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Are you a good fit for a credit union?

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If you're in the market for a mortgage loan or a refinance, you likely won't save a ton of money by going through a credit union, Penrod says. Regulation in the mortgage industry means that most lenders offer very similar rates and products. But that doesn't mean you shouldn't check with your credit union before you shop around for a new mortgage loan.

"Most credit union loans are originated to hold," Penrod says. "That means (the loans) are put on the institution's balance sheet, so credit unions look to get members into loans they can afford to repay."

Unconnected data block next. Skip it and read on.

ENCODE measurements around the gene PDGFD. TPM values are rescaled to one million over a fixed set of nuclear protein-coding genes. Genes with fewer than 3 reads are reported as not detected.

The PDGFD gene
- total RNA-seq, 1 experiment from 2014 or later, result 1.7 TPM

But there's another reason credit unions are an attractive option for borrowers. According to Penrod, credit unions typically need to distinguish themselves in the mortgage market by competing on service, which means the borrower will be able to work with the original lender for the life of the mortgage loan. If something goes wrong, the borrowers have a much better chance of working with the original lender who understands their financial situation than with a mortgage servicing company that bought the loan, says Penrod.


 

 

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